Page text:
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Some background:

I'm interested in finding "lesser-known" lower bounds (or hardness results) for the Learning with Errors (LWE) problem, and generalizations thereof like Learning with Errors over Rings. For specific definitions, etc., here is a nice survey by Regev: http://www.cims.nyu.edu/~regev/papers/lwesurvey.pdf

The standard type of (R)LWE-style assumption is via (perhaps, quantum) reduction to the Shortest Vector Problem on (perhaps, ideal) lattices. The usual formulation of SVP is known to be NP-hard, and it's BELIEVED to be hard to approximate to small polynomial factors. (Related: It's hard to approximate CVP to within /almost-polynomial/ factors: http://dl.acm.org/citation.cfm?id=1005180.1005182 ) I've also heard it mentioned that (in terms of quantum algorithms) approximating certain lattice problems (like SVP) to small polynomial approximation factors is related to the non-Abelian hidden subgroup problem (which is believed to be hard for its own reasons), though I've never seen an explicit, formal source for this.

I'm more interested, however, in hardness results (of any type) that come as a result of the Noisy Parity problem from Learning Theory. These could be complexity class hardness results, concrete algorithmic lower bounds, sample complexity bounds, or even proof size lower bounds (e.g. Resolution). It is known (perhaps, obvious) that LWE can be viewed as a generalization of the Noisy Parity/Learning Parity with Noise (LPN) problem, which (from Googling) appears to have been used in hardness reductions in areas like coding theory and PAC learning.

From looking around myself, I've only found (mildly subexponential) UPPER BOUNDS on the LPN problem, e.g. http://www.di.ens.fr/~lyubash/papers/parityproblem.pdf

Question:

I know LPN is BELIEVED HARD in the learning community. My question is: Why?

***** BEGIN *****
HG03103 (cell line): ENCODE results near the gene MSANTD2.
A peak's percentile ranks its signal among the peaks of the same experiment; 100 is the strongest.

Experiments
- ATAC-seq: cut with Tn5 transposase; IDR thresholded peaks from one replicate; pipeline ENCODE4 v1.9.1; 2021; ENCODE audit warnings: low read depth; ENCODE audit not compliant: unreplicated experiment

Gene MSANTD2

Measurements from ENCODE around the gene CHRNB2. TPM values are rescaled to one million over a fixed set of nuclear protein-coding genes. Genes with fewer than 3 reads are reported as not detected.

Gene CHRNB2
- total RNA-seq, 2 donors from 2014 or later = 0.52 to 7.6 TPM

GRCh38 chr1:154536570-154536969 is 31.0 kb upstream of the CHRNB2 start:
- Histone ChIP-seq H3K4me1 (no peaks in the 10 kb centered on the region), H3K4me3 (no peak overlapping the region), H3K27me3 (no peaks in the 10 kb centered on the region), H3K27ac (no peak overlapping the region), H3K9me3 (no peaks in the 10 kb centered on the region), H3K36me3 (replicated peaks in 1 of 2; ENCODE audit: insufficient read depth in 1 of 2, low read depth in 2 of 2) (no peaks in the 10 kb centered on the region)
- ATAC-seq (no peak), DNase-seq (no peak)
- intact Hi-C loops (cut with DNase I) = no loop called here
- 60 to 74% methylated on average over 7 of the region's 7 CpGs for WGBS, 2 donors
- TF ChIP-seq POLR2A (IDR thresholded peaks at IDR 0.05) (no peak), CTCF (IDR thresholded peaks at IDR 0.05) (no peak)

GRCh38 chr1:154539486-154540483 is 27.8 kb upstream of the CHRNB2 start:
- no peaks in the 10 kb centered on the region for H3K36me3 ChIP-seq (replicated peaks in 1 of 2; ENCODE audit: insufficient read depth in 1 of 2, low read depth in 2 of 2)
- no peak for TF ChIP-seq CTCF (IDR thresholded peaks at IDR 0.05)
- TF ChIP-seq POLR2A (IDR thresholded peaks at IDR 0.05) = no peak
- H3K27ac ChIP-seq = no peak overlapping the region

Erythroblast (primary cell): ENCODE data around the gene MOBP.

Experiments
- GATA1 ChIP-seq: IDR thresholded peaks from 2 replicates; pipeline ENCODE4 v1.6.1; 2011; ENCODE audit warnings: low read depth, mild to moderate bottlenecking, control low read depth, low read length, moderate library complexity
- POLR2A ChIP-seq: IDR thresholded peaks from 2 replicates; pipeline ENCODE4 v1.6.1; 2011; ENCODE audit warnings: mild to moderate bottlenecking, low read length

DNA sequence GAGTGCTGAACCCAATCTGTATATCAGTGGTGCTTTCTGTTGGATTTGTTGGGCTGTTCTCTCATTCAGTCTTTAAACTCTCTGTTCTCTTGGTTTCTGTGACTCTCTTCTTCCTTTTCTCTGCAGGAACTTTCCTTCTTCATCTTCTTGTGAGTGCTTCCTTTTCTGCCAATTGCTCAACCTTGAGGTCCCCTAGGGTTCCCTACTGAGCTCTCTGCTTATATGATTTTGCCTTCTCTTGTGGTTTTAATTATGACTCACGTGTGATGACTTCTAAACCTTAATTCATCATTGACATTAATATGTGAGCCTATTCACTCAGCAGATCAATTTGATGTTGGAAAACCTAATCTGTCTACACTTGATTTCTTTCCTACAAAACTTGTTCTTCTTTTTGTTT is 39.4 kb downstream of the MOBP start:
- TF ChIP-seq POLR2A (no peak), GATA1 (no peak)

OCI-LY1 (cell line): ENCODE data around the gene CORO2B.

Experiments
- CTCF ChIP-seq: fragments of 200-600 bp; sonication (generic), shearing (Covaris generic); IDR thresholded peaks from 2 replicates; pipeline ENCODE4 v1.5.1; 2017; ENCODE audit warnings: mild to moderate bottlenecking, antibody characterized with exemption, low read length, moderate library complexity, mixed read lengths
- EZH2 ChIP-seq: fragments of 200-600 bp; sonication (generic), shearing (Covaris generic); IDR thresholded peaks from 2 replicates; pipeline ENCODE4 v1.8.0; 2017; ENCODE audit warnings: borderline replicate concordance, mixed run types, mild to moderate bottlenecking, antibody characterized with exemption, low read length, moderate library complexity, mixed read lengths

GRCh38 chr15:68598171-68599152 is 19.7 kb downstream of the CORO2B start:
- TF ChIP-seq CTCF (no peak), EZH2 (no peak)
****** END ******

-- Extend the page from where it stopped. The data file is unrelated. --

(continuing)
Is it because everyone tried really hard, but no one's found a good algorithm yet? Are there known lower bounds of the italicized variety above (or others I left out)?

If the answer is very clear-cut, a succinct summary of what's known and/or references to surveys/lecture notes would be great.

If much is unknown, the more "state-of-the-art" papers, the better. :) (Thanks ahead of time!)

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1 Answer

up vote 6 down vote accepted
+50

The LPN problem is indeed believed to be hard, but like most problems we believe are hard, the main reason for it is that many smart people have tried to find an efficient algorithm and failed.

The best "evidence" for LPN's hardness comes from the high statistical query dimension of the parity problem. Statistical queries capture most known learning algorithms, except for gaussian elimination (which fails whenever noise is introduced), hashing, and techniques similar to these two. It is hard to design non statistical-query algorithms, and this is the main bottleneck. Other evidence of LPN's hardness is its relationship to other hard problems (like LWE, SVP as you've pointed out).

For the SQ-hardness, here is the link to Kearns's ('98) paper.

For progress on the upper bounds on this problem, there are several results:

  • Probably the most famous is the Blum-Kalai-Wasserman ('00) result which beats the $2^N$ SQ barrier by a little, giving an algorithm that runs in time $2^{n / \log n}$. (link)
  • Lyubashevsky ('05) found an algorithm with worse running time $O(2^{n / \log\log n})$ but better sample complexity of $O(n^{1 + \epsilon})$. (link)
  • In the sparse case, where we know the parity is on $k$ variables, Grigorescu-Reyzin-Vempala ('11) gave a $\approx O(n^{0.5 k})$ algorithm, beating the $O(n^k)$ brute-force. However, this bound decays toward $O(n^k)$ as the noise rate $\eta$ approaches $1/2$. (link)
  • Valiant ('12) recently gave a $\approx O(n^{0.8 k})$ algorithm for the sparse case. This bound is stronger because it does not decay in the exponent with the noise rate (unlike the GRV result). (link)
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This is a very nice answer; thanks! I'll let the bounty float for bit (in case someone manages to dredge up some odd-ball lower bound), but this appears to be complete from my point of view. –  Daniel Apon Dec 4 '12 at 17:22
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